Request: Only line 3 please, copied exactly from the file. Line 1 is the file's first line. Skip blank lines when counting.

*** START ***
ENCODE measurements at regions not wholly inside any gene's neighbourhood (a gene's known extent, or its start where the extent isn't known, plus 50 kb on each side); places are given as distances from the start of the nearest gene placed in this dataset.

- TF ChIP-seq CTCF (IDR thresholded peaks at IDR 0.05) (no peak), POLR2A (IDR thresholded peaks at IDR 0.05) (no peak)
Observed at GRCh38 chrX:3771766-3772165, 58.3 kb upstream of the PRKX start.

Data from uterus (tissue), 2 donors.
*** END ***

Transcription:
Observed at GRCh38 chrX:3771766-3772165, 58.3 kb upstream of the PRKX start.